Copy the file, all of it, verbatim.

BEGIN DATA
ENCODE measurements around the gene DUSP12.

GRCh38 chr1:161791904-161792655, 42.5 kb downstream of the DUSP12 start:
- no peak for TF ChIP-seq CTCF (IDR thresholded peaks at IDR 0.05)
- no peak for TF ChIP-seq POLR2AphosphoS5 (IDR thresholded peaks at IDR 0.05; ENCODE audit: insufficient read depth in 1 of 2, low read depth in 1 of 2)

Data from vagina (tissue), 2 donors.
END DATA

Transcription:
ENCODE measurements around the gene DUSP12.

GRCh38 chr1:161791904-161792655, 42.5 kb downstream of the DUSP12 start:
- no peak for TF ChIP-seq CTCF (IDR thresholded peaks at IDR 0.05)
- no peak for TF ChIP-seq POLR2AphosphoS5 (IDR thresholded peaks at IDR 0.05; ENCODE audit: insufficient read depth in 1 of 2, low read depth in 1 of 2)

Data from vagina (tissue), 2 donors.